Urban Hiking though Denver's Race Barrier in Whittier and Skyland - Denver By Foot

Urban Hiking through Denver’s Race Barrier in Whittier and Skyland

Tucked just east of Five Points is a pair of neighborhoods people often overlook while cruising Martin Luther King Blvd. But that’s a shame; Whittier and Skyland have something to say in which all Denverites should listen. Walking these two neighborhoods together is imperative; their history is intertwined in a story of integration. Race Street, particularly, runs through the middle of these two neighborhoods and historically marked Denver’s color barrier. Together, these neighborhoods tell the story of remembering. Let’s start the story with Whittier.

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Where Is Whittier?

Whittier sits with 23rd Avenue to the south, Martin Luther King Boulevard (32nd) to the north, Downing St. to the west and York St. to the east. Named after John Greenleaf Whittier (1807-1892), an abolitionist poet and a founding member of the American Republican political party, the neighborhood lives and breathes history that melts over from Five Points, jazz music, and Denver’s integration story.

The Color Line

While walking the neighborhood, you’ll learn many things, including these four interesting treasures. Race St was the historical color line of Denver. In order to recall the history, you can find scant traces of an art project called the Whittier Alley Loop project. from 2015. This project told the story of integration and race through murals, artwork, and stories painted into the street. Although almost completely gone, the Whittier Alley Loop project can still be seen with careful eyes and keen sight.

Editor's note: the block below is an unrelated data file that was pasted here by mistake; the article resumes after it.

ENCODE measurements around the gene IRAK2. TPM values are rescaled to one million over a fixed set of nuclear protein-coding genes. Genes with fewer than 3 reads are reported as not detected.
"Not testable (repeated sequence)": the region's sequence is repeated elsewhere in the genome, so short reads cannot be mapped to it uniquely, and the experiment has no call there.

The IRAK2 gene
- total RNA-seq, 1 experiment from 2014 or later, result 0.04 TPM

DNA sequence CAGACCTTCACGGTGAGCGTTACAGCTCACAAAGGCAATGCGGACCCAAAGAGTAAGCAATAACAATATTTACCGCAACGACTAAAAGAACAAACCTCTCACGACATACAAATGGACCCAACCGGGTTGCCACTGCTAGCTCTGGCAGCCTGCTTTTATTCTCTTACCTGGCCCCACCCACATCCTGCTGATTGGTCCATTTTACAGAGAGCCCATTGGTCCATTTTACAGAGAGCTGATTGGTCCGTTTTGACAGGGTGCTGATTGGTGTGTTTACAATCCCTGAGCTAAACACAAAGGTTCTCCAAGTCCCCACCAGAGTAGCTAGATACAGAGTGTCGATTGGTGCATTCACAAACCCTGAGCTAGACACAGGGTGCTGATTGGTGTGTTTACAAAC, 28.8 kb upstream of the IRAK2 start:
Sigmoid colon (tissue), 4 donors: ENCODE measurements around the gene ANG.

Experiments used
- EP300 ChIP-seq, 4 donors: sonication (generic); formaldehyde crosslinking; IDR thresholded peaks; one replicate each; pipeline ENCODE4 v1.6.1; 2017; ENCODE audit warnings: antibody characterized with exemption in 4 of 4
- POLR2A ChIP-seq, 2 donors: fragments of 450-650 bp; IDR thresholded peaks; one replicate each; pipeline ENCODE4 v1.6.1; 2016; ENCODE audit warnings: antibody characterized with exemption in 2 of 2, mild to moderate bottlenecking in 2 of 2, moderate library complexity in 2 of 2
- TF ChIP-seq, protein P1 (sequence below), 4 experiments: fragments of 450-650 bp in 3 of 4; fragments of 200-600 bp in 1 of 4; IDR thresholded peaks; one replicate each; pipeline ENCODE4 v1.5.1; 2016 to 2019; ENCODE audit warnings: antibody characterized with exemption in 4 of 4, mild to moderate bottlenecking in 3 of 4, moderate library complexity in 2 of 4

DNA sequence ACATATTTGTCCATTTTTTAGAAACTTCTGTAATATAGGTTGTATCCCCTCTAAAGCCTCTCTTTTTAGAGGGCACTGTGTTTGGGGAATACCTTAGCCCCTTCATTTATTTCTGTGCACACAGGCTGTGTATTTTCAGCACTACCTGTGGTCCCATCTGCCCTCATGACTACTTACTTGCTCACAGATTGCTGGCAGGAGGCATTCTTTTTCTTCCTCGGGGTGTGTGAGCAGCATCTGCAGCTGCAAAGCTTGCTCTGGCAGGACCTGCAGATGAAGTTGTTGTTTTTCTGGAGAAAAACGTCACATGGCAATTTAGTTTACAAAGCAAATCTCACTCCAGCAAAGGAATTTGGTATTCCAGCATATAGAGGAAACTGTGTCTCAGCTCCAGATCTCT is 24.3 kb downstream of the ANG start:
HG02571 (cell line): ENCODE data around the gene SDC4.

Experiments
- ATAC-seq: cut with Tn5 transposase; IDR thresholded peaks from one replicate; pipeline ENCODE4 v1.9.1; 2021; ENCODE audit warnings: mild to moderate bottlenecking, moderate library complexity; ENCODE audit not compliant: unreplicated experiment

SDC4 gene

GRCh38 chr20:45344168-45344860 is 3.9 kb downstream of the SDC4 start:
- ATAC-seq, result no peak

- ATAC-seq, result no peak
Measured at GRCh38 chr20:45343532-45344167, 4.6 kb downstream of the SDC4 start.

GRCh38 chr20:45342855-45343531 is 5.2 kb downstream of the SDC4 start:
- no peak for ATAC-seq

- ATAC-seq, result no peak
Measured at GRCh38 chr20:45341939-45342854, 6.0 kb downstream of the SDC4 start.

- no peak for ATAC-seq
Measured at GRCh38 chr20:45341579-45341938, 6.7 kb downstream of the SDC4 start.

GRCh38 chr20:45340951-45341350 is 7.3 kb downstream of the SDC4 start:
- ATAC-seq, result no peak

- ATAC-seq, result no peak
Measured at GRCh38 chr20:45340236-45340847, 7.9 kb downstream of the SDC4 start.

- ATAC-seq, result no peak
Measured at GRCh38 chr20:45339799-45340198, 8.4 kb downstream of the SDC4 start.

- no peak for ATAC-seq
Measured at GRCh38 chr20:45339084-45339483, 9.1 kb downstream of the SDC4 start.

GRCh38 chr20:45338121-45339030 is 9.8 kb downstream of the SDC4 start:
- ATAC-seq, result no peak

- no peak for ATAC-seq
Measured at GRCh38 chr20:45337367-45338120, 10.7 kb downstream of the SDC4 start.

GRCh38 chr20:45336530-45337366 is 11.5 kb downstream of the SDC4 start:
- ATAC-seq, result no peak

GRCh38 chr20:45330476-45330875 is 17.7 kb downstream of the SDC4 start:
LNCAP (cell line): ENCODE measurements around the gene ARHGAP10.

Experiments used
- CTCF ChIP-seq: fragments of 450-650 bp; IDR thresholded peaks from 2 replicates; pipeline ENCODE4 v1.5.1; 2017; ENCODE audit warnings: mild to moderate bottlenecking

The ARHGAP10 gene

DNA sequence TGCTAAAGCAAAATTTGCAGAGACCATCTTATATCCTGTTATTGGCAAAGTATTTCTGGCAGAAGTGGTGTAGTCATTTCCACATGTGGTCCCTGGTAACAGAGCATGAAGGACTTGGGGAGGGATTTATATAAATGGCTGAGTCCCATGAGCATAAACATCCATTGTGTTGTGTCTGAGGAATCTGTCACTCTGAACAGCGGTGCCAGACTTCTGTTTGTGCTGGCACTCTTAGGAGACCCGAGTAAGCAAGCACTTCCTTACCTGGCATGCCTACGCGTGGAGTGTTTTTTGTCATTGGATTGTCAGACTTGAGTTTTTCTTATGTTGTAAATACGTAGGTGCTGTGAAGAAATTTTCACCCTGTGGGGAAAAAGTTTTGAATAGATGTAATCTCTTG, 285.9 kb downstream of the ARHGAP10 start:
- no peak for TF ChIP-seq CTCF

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The First Female Millionaire and Hair

Along the short loop, you’ll learn about treasure number two. Whittier was home to Madam CJ Walker’s African-American hair care business. She became the first self-made, female, African-American millionaire, influencing beauty all over the US, the Caribbean, and Mexico. Knocking door to door, she schlepped hair tonic and solutions to an audience who loved her. Although her business didn’t stay in Denver, her impact did.

Buffalo Bill’s Final Wish

You may know that Buffalo Bill’s final wish was to be buried on Lookout Mountain. But did you know he made that wish from right here in Whittier? Treasure number three is an interesting piece of local history as well–the home where Buffalo Bill Cody died! Pony Express rider, war veteran, bison killer and sideshow salesman, the place where he died still remains. Look for his sister’s home in the 2900 block of Lafayette. The metal bison in the yard gives him away.

The Local Music Teacher and Political Guru

Morrison Park, named after George C Morrison who is known as the godfather of jazz, centers Whittier as a fourth treasure. Make sure to read the lovely signage and memorial to him, which links him to the historic Five Points jazz scene. He also held political court of many influencers who knew the importance of stopping in to see a community leader.

Jumping to the Skyland

Skyland, more commonly known as North City Park Neighborhood, is bordered by Martin Luther King Boulevard to the north, East 23rd Avenue to the south, Colorado Boulevard to the east and York Street to the west, sitting just east of Whittier and includes the City Park golf course (which currently is closed and is future is uncertain.)